Social disruption, mine closure and housing policy: evidence from the Free State Goldfields, South Africa
Jan Cloete and
Natural Resources Forum, 2017, vol. 41, issue 1, 30-41
The creation of mine settlements became a common practice between 1950 and 1980. These mining towns were seen as places of permanent settlement. This permanency, together with the privatisation of mine‐owned houses (mid‐1980s) increased place attachment. Mine decline thus brought with it some form of social disruption. Whereas mining companies in Australia have attempted to minimise the social disruption caused by mine closure by introducing fly‐in‐fly‐out arrangements, the post‐apartheid housing policy in South Africa has focused on asset building in mining areas. We completed 180 interviews with representatives of households. The survey formed part of a panel survey and further included a control group and 15 qualitative interviews. Our results indicate that though members of the mining community have housing units that are larger than those of the control group, incomes are lower in the mining community, real income is in decline, smaller numbers of household members are contributing to income, self‐assessments of wealth are characterised by lower ratings, household assets increase at a slower pace, and there is a stronger preference to continue to reside in the area. All of the above serves to illustrate the consequences of the asset‐based strategies embedded in South African housing policy. The social disruption associated with mine closure further tends to lock households into locations, and thus inhibits mobility.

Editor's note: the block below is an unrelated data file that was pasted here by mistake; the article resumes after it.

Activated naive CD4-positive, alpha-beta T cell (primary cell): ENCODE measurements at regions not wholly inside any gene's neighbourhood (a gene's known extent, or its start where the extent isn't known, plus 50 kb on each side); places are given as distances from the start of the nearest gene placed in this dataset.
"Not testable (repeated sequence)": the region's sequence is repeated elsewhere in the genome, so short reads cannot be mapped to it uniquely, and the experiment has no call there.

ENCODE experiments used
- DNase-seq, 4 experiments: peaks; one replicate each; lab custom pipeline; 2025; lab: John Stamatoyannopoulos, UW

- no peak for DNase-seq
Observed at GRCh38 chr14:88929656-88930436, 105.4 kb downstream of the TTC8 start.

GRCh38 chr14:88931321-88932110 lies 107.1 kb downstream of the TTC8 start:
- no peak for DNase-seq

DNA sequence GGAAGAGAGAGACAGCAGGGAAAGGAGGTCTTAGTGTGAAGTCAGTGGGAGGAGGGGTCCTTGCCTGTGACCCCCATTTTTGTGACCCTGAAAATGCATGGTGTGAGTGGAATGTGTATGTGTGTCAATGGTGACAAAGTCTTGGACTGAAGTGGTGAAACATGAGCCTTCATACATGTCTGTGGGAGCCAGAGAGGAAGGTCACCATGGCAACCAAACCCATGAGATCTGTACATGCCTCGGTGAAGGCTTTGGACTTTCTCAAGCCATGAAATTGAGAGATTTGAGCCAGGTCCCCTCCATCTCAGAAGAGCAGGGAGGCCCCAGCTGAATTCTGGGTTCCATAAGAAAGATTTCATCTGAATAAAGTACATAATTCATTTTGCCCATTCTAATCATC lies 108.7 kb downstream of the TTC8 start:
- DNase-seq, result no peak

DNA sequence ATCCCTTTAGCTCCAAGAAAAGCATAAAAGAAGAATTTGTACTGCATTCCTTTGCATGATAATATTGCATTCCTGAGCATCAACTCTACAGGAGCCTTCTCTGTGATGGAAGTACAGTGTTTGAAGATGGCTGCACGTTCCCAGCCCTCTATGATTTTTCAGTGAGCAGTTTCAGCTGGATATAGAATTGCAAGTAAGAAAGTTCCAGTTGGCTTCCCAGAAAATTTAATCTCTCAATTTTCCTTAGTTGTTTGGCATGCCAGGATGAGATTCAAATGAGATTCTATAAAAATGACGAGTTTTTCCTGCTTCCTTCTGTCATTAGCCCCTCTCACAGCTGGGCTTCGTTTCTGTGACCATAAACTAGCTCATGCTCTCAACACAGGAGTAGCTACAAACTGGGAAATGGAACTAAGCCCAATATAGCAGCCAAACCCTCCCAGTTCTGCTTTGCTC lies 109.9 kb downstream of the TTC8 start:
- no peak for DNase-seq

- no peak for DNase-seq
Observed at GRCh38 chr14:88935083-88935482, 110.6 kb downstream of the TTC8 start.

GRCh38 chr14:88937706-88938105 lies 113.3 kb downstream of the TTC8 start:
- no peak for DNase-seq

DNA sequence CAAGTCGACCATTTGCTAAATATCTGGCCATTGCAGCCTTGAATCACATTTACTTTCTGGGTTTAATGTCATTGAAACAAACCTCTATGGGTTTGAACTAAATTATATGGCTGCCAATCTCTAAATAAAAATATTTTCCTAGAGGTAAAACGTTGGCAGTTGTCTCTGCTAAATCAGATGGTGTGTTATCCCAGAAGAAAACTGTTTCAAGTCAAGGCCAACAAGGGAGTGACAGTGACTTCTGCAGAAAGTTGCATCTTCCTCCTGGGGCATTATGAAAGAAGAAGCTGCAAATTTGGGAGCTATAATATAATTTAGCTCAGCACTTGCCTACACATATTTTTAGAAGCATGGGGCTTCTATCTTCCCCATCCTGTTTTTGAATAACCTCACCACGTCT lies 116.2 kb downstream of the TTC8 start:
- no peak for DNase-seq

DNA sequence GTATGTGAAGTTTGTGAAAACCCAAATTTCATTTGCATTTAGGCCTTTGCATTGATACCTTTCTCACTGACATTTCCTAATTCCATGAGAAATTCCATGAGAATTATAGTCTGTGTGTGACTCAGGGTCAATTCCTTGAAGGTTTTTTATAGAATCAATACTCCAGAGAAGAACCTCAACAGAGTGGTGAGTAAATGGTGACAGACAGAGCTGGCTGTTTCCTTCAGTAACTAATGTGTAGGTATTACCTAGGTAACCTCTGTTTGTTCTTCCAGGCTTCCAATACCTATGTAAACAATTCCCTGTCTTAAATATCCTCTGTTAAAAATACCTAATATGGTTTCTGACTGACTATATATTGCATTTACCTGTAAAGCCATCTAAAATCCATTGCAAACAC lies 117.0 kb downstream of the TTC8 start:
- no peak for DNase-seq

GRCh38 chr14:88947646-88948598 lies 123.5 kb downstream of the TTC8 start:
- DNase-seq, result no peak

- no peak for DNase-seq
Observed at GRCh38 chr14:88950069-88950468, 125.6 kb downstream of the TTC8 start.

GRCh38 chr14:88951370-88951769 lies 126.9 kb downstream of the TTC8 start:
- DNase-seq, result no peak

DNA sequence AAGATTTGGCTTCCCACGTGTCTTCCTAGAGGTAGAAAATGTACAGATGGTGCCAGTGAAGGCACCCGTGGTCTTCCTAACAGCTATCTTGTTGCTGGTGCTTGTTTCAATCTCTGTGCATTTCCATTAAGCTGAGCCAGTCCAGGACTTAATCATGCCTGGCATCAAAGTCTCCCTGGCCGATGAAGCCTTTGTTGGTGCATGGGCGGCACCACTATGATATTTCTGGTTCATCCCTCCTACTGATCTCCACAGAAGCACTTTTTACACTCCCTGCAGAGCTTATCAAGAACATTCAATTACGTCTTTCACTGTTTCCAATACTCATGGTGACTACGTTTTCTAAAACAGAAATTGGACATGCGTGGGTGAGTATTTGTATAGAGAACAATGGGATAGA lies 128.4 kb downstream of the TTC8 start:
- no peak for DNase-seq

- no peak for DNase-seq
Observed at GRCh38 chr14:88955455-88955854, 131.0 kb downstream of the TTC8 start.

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Persistent link: https://EconPapers.repec.org/RePEc:wly:natres:v:41:y:2017:i:1:p:30-41
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